Effect of acetate, bicarbonate dialysis, and acetate-free biofiltration on nitric oxide synthesis: Implications for dialysis hypotension

Marina Noris, Marta Todeschini, Federica Casiraghi, Dario Roccatello, Guido Martina, Luigi Minetti, Barbara Imberti, Flavio Gaspari, Mauro Atti, Giuseppe Remuzzi

Research output: Contribution to journalArticlepeer-review

Abstract

The effect of acetate dialysis (AD), bicarbonate dialysis (BD), and acetate-free biofiltration (AFB) on nitric oxide (NO) synthesis and the implications for dialysis hypotension was studied. The finding that uremic plasma is a potent inducer of NO synthesis by endothelial cells in vitro suggested that the cardiovascular instability of dialysis patients might result from excessive NO formation. Cardiovascular instability is more frequent in patients undergoing AD than BD. To see whether these differences were attributable to NO, we studied the NO synthetic pathway ex vivo in patients undergoing different dialysis procedures. Five patients were treated, in a random order, with AD, BD, and AFB, a technique using a buffer- free dialysate and postdilution of a sterile bicarbonate solution. Each type of dialysis was used for 1 week, comprising three dialysis sessions. A polyacrylonitrile dialyzer was used for all three methods. Before and after the third dialysis, plasma was collected, added to [3H]L-arginine, and incubated with human umbilical vein endothelial cells (HUVECs) for 24 hours. NO synthesis was evaluated as [3H]L-citrulline formation. Plasma concentrations of interleukin-1β (IL-1β), a potent inducer of inducible NO synthase (INOS) in endothelial cells, were also measured. Plasma collected from patients after AD stimulated endothelial NO synthesis more than plasma from the same patients before the dialysis session (pre-AD, 0.173 ± 0.028 nmol/105 cells v post-AD, 0.280 ± 0.093 nmol/105 cells; P <0.05). A slight, although not significant, increase was also observed when HUVECs were incubated with plasma drawn after BD (pre-BD, 0.151 ± 0.014 nmol/105 cells; post-BD, 0.230 ± 0.055 nmol/105 cells). AFB did not aggravate the stimulatory effect of uremic plasma on endothelial NO synthesis (pre-AFB, 0.184 ± 0.038 nmol/105 cells; post-AFB, 0.189 ± 0.040 nmol/105 cells). Plasma IL-1β was greater (P <0.01) after AD than after BD and AFB (post- AD, 0.234 ± 0.028 pg/mL; post-BD, 0.124 ± 0.019 pg/mL; post-AFB, 0.120 ± 0.013 pg/mL). With AD, there was a greater intradialytic decrease in systolic blood pressure than with BD or AFB. Weight and blood volume loss and sodium balance were similar in AD, BD, and AFB. These data were consistent with the possibility that NO and cytokines, released in excessive amounts during AD, may contribute to hemodynamic instability.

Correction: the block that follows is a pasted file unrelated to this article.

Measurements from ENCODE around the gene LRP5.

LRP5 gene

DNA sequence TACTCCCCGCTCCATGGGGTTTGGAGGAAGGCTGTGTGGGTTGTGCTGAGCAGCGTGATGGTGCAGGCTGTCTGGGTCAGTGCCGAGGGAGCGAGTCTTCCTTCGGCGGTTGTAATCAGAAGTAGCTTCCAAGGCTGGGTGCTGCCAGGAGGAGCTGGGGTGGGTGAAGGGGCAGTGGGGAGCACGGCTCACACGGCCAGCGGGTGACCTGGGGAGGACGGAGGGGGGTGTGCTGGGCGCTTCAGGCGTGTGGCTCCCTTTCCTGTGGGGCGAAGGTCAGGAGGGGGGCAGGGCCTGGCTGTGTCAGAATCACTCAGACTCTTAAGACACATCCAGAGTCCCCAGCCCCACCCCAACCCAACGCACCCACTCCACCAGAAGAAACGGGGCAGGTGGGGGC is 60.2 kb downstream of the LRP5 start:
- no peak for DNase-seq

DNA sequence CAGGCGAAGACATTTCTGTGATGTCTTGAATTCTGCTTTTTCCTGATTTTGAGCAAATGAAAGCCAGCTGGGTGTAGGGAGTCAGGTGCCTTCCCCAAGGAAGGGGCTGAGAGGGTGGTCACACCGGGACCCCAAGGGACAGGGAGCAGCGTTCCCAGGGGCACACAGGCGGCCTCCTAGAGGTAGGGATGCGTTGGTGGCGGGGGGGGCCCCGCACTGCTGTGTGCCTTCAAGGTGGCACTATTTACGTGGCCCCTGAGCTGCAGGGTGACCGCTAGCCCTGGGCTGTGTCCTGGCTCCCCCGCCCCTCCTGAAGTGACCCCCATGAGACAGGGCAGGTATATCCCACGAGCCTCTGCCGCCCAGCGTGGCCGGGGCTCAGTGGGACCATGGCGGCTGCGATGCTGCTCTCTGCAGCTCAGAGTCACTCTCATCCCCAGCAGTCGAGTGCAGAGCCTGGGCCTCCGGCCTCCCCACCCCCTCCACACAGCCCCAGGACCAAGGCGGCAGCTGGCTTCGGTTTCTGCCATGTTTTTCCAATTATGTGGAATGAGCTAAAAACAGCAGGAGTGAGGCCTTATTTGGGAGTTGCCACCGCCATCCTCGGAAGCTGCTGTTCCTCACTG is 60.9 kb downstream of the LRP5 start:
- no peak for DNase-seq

Original languageEnglish
Pages (from-to)115-124
Number of pages10
JournalAmerican Journal of Kidney Diseases
Volume32
Issue number1
Publication statusPublished - Jul 1998

Keywords

  • Acetate dialysate
  • Acetatefree biofiltration
  • Bicarbonate dialysate
  • Dialysis
  • Endothelial cells
  • Hypotension
  • Interleukin-1
  • Monocytes
  • Nitric oxide
  • Patients

ASJC Scopus subject areas

  • Nephrology

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